|Amy Schumer, Judd Apatow, and Bill Hader (left to right) introduce Trainwreck at the Lincoln Center.|
I have not written much in this space over the last couple of weeks, but it has not been for lack of material. I do not do much aside from go to work and attend films, and the last week and a half or so has seen a tremendous amount of both activities, such as they are. Here is a rough sketch of the last 11 days:
July 7 – Martin Scorsese exhibit at the Museum of Modern Art and a screening of Carol Reed’s classic The Third Man (read about that here)
July 8 – A screening of the new documentary Stray Dog and a Q and A with director Debra Granik and producer Victoria Stewart
July 9 – A preview screening of Sundance hit Tangerine with a Q and A with the director, cast, and crew
July 13 – An hour-long talk with Parker Posey about her experience in the independent film world and her work in the new Woody Allen film Irrational Man
July 14 – World premiere of Judd Apatow’s Trainwreck, as well as the bacchanal of an afterparty
July 16 – Screening of Matthew Heineman’s Mexican drug war documentary Cartel Land with a post-screening Q and A with the director
I intend to write about each and every one of these events, and I am behind on some of my newer film reviews – briefly, see Dope, which is fantastic; skip Me and Early and the Dying Girl, which is overly self-aware; see Amy, a fascinating documentary about the pitfalls of celebrity and stardom. But since I have no idea when I will even be able to transcribe all my interviews, let alone write thoughtful pieces about these experiences, I thought I would briefly touch on them here. Think of this as a teaser of things to come.
For the documentary Stray Dog, Granik returns to the Ozarks and takes as her subject Ronnie Hall, who played one of the more intimidating figures in Winter’s Bone. Hall is a biker, Vietnam veteran, and all-around sweetheart. Where I felt Winter’s Bone in places had a dehumanizing effect on the inhabitants of this southern mountainous region, Stray Dog works to correct that.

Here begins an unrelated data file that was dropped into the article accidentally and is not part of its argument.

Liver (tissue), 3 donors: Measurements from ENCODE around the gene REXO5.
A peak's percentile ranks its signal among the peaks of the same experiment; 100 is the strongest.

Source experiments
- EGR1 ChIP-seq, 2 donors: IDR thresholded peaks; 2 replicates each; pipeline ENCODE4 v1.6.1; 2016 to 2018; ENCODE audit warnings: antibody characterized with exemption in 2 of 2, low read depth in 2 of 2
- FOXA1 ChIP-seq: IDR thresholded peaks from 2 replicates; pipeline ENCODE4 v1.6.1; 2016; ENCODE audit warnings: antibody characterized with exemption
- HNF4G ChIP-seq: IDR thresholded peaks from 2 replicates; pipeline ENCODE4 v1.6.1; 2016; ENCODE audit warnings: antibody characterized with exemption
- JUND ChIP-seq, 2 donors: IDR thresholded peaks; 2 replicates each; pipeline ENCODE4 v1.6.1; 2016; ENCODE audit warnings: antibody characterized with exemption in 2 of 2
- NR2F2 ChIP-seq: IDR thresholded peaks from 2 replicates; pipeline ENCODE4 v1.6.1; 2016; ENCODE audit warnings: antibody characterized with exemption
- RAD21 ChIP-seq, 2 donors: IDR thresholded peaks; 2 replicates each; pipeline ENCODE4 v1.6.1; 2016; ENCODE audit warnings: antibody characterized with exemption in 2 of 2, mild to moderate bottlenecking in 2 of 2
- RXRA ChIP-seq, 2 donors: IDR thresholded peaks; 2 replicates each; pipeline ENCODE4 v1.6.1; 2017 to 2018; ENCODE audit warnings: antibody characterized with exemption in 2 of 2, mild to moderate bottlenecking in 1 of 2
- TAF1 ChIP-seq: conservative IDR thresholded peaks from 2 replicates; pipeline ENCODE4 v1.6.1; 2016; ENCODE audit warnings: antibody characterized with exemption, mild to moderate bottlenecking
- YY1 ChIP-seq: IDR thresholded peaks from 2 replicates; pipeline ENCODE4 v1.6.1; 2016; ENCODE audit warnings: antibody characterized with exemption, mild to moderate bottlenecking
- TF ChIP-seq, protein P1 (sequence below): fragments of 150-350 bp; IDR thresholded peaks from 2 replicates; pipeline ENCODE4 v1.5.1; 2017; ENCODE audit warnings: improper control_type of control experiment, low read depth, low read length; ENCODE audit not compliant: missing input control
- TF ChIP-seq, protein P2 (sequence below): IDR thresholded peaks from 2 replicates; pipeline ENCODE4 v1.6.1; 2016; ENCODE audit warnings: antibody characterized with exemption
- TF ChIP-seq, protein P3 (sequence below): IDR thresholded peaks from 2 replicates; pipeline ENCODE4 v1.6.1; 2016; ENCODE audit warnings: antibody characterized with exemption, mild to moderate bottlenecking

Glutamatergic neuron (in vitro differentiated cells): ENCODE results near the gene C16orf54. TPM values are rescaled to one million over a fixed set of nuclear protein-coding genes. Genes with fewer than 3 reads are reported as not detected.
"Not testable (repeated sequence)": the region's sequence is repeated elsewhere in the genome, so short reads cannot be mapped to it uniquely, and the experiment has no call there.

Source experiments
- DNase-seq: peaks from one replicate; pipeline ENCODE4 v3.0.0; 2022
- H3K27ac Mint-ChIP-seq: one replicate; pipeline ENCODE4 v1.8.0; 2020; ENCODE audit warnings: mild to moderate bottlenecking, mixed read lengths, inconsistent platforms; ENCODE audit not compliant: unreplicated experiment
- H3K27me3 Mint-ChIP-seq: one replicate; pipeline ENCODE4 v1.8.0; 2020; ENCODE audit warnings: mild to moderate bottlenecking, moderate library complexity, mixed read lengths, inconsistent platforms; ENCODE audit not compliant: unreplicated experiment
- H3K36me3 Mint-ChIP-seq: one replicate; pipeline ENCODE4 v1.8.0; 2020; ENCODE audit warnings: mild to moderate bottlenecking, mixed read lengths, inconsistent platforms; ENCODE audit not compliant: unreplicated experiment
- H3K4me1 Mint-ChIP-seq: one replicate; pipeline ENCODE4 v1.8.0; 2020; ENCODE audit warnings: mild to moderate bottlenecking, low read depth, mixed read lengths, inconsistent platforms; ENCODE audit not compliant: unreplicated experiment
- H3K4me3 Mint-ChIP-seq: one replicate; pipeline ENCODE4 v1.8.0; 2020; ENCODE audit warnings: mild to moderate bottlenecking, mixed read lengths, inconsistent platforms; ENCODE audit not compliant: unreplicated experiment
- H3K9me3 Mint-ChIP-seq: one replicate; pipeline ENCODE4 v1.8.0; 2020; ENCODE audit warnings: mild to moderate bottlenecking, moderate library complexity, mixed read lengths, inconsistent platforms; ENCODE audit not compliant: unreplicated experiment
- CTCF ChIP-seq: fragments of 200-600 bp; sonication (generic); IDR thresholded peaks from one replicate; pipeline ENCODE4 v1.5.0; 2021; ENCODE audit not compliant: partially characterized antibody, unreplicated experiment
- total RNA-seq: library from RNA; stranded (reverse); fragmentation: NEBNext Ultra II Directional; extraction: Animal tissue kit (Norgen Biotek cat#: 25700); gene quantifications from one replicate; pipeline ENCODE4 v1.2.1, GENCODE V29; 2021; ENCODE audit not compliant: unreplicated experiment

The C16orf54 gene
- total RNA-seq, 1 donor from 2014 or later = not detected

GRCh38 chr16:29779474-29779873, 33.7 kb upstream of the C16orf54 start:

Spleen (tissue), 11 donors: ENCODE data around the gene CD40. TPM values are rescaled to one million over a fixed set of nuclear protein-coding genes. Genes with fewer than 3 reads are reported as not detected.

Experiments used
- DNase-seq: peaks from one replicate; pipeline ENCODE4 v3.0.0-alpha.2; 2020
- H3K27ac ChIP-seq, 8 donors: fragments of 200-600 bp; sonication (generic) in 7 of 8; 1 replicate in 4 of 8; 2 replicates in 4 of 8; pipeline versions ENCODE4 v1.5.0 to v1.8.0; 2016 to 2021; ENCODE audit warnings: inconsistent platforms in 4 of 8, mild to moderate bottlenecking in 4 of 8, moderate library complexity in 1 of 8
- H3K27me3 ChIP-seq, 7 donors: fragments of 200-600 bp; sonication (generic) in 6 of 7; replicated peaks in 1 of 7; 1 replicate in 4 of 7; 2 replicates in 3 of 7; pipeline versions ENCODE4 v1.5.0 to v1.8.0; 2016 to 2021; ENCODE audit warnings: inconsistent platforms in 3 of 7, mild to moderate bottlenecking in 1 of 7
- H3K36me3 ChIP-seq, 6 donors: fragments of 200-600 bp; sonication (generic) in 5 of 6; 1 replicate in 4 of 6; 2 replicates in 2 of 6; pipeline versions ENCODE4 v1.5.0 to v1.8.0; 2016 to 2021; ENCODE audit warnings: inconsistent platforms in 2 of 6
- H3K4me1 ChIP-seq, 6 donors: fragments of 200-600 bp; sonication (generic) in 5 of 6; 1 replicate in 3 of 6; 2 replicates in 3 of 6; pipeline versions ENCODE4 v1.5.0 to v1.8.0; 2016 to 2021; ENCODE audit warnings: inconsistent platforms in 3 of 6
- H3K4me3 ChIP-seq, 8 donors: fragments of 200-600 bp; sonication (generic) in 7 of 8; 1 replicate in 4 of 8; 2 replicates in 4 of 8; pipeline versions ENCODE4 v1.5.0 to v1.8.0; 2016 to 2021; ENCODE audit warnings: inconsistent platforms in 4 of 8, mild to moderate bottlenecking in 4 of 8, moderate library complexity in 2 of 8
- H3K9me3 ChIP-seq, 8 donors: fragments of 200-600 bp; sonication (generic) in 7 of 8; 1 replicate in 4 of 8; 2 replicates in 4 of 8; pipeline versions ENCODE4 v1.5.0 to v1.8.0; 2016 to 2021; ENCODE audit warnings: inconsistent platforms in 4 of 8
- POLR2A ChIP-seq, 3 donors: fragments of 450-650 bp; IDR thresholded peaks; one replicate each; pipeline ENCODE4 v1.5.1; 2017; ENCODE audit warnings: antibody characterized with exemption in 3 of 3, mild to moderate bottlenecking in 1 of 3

This is a compassionate portrait of a man who was tortured by anger and depression over the things he did as a soldier but who overcomes his challenges by giving and receiving love as much as he can. The film covers everything we expect from movies about veterans – family, duty, honor, loyalty, pride, etc. – but does so with such a light touch it never comes across as manipulative or insincere. It is a beautiful film and easily the best documentary I have seen so far this year.
Tangerine, from writer-director Sean Baker, is a curious case, presenting as it does the lives of two transgender prostitutes, their pimp, and a cab driver in their orbit all on one eventful Christmas Eve in Los Angeles. The story covers territory rarely seen in cinema and feels resolutely real; however, from a filmmaking standpoint, this is a hard movie to love.
Baker casts non-professionals as his transgender leads – Kitana Kiki Rodriguez and Mya Taylor – and shoots the entire film on an iPhone5. As a result, there is something distinctly amateurish about the early proceedings, particularly as the iPhone camera does a poor job of capturing daylight. Once you get into the evening hours and you get on the wavelength of the performances, things start to coalesce.
The film has been hailed as a credit to independent filmmaking, and it is certainly that, but I am unsure of whether that is a positive credit. It is a fair question to ask whether this is the film that should represent independent films on the larger stage, but I appreciate the spirit and intention of Tangerine, perhaps more than the execution.